Margo Martindale also gives awards caliber work as Morrison, deftly balancing her down-home flamboyance and gutsy defiance. Lorraine Toussaint nicely handles some pivotal reveals as Salome. Unfortunately, Diane Ladd and the rest of the supporting cast seem to be engaged in a contest to see who can play the most unpalatable, over-the-top Southern stereotype.

Rising looks and sounds great, thanks to Wolfgang Held’s nostalgically evocative cinematography and David Mansfield’s distinctive score. For extra added authenticity (and a rare bit of fun), there is also a swingingly period-appropriate contribution from Vince Giordano. Frustratingly, scene after scene come like totally on-the-nose teachable moments. There is no subtlety, no irony, and no ambiguity. A little bit of one or all three would have greatly deepened its impact. Good looking and well-intentioned, Sophie and the Rising Sun earns a mixed recommendation, primarily for audiences that will respond to its unmistakable message, when it opens tomorrow (1/27) in Los Angeles, at the Laemmle Music Hall.

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Wednesday, January 25, 2017

Sundance ’17: 78/52

Marli Renfro is a former Playboy Bunny and cover model who participated in truly groundbreaking cinematic history. She was Janet Leigh’s body in Psycho and there was quite a bit of doubling for her to do—78 set-ups and 52 cuts in total—and what cuts they were. The construction and legacy of the iconic/notorious shower scene in Alfred Hitchcock’s Psycho are lovingly analyzed in Alexandre O. Philippe’s 78/52, which screens during the 2017 Sundance Film Festival.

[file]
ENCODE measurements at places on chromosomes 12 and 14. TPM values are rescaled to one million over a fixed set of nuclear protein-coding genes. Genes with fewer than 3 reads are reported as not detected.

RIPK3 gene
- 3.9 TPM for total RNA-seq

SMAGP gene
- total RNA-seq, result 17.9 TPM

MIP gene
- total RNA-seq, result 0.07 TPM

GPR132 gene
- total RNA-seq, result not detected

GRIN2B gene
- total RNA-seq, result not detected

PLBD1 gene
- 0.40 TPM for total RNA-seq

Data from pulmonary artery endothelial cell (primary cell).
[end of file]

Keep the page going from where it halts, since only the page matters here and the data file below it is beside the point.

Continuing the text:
Sure, there are knowing homages (like the prologue to Scream), but no film has really come close to the shock of presumptive star Janet Leigh’s first act death in Hitchcock’s 1960 masterpiece. Of course, she was dispatched while taking a shower. If you haven’t seen Psycho several times already than shame on you, but keep in mind Philippe will “spoil” Norman Bates’ big secret almost immediately. This is a film for film lovers that presupposes intimate familiarity with Psycho, the Hitchcock canon in general, and the slasher and Giallo films it inspired.